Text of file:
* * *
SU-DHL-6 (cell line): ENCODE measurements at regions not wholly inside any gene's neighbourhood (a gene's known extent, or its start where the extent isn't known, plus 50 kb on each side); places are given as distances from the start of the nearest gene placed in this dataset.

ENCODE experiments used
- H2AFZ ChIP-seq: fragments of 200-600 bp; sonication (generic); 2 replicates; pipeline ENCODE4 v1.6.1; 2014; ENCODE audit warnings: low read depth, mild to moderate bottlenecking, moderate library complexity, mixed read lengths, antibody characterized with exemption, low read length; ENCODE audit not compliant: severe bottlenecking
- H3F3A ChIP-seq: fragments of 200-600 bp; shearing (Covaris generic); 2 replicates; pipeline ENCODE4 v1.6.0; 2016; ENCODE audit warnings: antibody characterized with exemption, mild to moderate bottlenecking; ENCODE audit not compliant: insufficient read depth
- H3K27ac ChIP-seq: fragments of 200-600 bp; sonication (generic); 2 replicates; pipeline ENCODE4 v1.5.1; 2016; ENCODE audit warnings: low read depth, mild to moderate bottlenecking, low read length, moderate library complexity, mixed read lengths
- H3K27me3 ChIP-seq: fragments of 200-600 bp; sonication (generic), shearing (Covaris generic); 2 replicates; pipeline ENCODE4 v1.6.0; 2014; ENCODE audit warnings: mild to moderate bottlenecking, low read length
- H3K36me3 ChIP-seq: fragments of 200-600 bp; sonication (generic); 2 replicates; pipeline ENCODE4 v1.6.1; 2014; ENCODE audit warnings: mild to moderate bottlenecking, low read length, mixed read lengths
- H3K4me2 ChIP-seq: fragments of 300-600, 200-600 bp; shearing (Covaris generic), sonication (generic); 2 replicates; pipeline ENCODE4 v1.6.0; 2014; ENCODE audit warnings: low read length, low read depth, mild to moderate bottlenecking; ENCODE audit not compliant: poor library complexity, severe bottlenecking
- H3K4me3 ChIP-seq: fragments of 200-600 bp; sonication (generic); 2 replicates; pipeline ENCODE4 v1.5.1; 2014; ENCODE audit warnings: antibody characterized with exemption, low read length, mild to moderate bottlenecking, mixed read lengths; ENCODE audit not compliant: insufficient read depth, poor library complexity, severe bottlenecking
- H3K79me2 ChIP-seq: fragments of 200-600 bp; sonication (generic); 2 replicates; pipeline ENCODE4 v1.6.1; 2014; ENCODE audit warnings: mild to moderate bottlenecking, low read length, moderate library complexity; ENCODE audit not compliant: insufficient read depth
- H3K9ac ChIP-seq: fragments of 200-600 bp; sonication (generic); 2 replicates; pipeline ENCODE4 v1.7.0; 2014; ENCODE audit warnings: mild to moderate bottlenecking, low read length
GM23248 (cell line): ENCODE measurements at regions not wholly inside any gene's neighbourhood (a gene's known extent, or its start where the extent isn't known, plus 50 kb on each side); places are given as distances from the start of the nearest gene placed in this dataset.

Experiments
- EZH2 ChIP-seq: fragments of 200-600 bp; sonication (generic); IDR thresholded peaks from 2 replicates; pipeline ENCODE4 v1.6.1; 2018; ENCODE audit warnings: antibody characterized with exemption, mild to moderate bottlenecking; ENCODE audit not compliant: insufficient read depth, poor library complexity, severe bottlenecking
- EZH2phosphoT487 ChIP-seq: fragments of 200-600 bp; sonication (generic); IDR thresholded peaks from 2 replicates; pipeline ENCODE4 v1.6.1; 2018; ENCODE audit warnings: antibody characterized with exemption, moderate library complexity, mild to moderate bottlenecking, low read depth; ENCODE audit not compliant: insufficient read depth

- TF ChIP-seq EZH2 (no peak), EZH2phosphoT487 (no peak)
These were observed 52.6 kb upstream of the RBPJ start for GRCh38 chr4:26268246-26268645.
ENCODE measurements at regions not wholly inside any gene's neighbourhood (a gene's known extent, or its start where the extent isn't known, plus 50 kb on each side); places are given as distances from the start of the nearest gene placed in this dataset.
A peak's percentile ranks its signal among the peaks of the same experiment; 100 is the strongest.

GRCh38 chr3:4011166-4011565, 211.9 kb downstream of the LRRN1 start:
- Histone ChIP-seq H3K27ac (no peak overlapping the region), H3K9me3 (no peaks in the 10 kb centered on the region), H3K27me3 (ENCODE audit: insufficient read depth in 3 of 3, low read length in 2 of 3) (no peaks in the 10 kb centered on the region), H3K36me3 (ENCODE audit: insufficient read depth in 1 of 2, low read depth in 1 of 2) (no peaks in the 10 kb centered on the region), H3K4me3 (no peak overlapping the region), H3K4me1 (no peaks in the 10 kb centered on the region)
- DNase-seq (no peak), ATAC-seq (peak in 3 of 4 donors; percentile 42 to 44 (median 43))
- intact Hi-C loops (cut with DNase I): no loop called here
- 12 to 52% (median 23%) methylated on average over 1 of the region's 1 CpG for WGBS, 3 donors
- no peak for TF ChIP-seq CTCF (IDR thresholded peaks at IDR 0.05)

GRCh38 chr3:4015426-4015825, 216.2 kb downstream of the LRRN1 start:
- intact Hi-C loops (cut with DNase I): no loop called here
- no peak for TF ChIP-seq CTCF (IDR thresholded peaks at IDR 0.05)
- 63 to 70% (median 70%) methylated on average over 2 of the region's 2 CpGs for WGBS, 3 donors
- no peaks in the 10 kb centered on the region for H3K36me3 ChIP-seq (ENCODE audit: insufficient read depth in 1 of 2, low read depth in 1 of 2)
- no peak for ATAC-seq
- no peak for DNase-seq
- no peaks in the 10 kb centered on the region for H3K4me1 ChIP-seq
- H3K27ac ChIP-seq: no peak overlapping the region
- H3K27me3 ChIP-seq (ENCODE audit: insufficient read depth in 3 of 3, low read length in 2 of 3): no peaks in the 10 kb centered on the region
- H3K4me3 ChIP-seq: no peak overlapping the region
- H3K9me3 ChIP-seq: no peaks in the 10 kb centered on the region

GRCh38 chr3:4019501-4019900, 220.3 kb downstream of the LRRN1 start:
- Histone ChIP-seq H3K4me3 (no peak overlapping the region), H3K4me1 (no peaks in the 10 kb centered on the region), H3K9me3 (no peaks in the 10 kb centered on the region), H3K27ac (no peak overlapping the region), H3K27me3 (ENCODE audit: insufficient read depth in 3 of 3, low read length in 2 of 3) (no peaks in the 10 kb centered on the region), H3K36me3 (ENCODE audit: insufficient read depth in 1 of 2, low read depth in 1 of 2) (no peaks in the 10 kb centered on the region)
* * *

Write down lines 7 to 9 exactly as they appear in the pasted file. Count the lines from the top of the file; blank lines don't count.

- H3K36me3 ChIP-seq: fragments of 200-600 bp; sonication (generic); 2 replicates; pipeline ENCODE4 v1.6.1; 2014; ENCODE audit warnings: mild to moderate bottlenecking, low read length, mixed read lengths
- H3K4me2 ChIP-seq: fragments of 300-600, 200-600 bp; shearing (Covaris generic), sonication (generic); 2 replicates; pipeline ENCODE4 v1.6.0; 2014; ENCODE audit warnings: low read length, low read depth, mild to moderate bottlenecking; ENCODE audit not compliant: poor library complexity, severe bottlenecking
- H3K4me3 ChIP-seq: fragments of 200-600 bp; sonication (generic); 2 replicates; pipeline ENCODE4 v1.5.1; 2014; ENCODE audit warnings: antibody characterized with exemption, low read length, mild to moderate bottlenecking, mixed read lengths; ENCODE audit not compliant: insufficient read depth, poor library complexity, severe bottlenecking